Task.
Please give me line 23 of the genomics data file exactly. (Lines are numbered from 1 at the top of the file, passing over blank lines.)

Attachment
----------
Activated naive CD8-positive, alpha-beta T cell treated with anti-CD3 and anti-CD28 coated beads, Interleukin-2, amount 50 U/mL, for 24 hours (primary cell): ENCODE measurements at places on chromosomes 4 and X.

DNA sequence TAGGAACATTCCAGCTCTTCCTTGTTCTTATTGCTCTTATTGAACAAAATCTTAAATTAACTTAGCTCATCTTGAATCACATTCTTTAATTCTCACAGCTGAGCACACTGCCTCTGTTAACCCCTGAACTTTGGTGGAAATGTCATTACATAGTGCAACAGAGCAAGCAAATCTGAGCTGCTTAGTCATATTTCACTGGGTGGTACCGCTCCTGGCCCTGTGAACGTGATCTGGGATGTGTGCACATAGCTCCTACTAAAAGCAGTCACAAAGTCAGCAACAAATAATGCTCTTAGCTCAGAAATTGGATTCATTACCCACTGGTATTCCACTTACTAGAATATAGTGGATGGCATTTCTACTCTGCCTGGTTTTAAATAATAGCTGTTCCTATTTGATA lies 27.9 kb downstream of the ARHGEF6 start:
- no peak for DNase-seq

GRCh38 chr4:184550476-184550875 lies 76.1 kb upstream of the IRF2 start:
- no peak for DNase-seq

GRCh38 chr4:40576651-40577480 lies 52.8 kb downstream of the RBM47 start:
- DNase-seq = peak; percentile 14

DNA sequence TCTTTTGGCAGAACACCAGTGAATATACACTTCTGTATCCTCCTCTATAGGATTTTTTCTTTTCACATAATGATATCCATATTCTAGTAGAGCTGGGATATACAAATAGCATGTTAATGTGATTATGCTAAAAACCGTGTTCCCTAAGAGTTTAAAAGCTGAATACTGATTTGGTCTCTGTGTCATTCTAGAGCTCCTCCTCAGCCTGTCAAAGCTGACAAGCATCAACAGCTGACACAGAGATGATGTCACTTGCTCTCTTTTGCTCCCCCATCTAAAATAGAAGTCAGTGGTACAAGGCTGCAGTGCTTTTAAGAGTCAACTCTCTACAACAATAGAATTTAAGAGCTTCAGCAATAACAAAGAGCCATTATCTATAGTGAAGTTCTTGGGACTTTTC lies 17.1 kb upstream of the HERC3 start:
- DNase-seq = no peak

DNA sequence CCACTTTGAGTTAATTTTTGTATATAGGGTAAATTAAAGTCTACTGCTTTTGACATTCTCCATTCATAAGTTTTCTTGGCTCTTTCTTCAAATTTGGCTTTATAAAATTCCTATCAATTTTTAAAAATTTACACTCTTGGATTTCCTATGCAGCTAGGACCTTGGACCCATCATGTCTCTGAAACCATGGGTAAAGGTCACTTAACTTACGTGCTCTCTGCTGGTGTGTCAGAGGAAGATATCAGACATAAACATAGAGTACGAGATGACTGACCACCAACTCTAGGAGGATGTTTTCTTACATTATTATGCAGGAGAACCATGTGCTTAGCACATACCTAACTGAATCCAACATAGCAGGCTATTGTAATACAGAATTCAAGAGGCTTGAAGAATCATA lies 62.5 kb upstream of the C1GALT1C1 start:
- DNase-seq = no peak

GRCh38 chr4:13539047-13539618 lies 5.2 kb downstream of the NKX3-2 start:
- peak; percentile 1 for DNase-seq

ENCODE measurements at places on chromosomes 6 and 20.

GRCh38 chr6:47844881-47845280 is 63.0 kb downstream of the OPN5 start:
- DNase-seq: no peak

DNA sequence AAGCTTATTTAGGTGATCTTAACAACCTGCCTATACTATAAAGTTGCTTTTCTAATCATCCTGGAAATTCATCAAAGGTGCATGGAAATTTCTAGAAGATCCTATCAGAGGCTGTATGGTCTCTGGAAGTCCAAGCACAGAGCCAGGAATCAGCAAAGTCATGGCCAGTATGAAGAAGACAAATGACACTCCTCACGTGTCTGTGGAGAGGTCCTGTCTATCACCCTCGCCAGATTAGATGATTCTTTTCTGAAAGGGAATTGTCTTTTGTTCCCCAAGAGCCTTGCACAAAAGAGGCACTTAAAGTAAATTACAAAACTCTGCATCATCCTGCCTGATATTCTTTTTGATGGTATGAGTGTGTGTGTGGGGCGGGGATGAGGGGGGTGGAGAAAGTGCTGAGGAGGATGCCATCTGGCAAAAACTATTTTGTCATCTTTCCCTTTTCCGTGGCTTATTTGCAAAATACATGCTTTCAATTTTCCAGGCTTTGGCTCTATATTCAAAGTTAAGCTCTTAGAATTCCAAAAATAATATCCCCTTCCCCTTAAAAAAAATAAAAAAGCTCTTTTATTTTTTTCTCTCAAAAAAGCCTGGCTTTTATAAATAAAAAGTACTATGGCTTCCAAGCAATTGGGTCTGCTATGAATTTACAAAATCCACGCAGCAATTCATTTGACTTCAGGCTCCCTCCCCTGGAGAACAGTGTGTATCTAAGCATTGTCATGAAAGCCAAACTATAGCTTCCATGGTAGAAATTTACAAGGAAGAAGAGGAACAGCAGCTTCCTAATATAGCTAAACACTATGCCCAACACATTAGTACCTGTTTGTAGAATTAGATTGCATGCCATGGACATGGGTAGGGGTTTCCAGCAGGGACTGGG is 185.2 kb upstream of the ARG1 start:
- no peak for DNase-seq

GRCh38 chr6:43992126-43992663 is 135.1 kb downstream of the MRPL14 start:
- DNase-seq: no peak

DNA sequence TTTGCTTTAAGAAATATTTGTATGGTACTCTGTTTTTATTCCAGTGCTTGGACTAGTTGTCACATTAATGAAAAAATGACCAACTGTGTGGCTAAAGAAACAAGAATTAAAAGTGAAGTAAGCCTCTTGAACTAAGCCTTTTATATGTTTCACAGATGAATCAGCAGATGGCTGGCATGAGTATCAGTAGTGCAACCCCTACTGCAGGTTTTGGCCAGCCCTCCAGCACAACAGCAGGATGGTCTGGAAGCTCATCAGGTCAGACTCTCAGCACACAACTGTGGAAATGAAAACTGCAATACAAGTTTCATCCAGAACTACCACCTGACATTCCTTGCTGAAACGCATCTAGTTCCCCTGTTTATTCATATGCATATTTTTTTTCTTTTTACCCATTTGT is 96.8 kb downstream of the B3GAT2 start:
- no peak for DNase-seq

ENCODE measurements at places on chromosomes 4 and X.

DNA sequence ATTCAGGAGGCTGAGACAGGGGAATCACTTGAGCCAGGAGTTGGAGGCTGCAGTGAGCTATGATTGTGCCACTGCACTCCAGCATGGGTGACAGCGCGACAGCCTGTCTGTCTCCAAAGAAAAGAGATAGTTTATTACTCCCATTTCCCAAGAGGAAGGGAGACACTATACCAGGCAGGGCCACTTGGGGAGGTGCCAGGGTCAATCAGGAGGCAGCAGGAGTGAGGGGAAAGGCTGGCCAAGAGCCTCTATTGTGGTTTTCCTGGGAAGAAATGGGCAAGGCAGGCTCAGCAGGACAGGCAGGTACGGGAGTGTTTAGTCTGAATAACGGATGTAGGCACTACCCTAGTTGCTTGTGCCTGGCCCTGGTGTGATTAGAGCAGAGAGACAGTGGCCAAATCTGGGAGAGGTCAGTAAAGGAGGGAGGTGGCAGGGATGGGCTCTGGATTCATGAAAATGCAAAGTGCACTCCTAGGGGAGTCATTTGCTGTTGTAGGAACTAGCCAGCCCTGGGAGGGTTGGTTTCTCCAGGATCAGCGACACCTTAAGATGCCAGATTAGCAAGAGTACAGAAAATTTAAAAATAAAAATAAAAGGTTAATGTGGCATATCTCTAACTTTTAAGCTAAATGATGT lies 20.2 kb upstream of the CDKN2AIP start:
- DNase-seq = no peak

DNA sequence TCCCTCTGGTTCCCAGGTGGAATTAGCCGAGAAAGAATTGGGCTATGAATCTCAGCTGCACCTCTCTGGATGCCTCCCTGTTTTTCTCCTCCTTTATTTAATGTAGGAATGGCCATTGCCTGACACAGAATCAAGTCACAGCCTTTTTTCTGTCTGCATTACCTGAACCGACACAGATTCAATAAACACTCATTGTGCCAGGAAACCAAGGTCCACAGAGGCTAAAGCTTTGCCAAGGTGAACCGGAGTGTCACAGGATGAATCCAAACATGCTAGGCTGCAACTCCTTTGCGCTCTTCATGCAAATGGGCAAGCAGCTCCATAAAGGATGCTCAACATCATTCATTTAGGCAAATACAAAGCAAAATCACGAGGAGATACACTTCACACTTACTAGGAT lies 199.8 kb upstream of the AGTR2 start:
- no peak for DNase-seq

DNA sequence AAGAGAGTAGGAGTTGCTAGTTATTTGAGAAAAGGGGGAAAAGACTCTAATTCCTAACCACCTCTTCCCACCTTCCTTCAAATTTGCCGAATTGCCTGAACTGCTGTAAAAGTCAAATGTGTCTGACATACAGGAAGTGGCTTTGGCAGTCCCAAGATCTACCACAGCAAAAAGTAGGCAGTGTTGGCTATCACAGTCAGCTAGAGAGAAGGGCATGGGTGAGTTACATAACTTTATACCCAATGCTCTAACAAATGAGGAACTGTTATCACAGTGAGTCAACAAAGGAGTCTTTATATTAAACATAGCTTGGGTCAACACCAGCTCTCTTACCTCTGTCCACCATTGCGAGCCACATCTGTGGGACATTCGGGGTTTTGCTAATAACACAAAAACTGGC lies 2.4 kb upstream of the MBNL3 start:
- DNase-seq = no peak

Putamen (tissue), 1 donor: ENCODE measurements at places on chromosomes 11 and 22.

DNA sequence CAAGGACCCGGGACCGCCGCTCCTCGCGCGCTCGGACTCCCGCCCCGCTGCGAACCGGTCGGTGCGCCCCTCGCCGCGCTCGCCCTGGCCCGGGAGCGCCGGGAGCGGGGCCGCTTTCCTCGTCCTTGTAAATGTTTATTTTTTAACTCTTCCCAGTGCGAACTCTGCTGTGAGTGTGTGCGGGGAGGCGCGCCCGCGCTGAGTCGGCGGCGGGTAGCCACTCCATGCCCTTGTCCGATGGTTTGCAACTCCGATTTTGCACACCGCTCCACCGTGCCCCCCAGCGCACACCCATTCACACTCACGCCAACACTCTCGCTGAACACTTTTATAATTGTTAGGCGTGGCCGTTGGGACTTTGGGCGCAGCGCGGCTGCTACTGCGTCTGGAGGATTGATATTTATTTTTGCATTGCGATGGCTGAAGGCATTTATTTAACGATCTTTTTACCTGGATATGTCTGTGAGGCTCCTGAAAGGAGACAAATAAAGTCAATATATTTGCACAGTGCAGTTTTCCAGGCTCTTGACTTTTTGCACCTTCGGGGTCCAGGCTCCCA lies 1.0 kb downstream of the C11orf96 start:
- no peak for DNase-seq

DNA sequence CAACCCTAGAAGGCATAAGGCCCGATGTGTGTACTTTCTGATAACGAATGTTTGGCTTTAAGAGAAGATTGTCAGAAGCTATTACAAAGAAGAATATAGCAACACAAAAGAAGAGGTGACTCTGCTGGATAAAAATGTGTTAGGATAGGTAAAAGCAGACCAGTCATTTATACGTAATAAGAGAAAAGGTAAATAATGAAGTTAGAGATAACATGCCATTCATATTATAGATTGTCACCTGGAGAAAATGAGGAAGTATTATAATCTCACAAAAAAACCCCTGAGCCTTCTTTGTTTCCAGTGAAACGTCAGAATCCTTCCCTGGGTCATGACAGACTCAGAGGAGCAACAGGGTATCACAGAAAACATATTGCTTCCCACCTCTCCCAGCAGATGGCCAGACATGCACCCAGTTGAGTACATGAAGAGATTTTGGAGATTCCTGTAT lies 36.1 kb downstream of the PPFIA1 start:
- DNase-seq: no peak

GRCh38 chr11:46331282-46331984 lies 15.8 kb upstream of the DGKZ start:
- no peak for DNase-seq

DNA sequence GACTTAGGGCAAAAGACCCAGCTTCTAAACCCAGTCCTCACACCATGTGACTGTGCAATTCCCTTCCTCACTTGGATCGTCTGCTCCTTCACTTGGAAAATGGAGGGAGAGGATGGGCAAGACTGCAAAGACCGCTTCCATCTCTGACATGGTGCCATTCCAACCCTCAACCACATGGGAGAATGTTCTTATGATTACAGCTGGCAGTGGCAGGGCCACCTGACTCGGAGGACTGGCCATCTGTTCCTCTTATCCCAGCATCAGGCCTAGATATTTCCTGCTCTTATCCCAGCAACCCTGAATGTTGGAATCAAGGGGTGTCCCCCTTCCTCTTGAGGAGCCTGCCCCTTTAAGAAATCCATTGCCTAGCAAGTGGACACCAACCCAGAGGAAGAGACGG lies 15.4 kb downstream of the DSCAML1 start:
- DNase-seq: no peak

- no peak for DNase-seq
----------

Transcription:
ENCODE measurements at places on chromosomes 4 and X.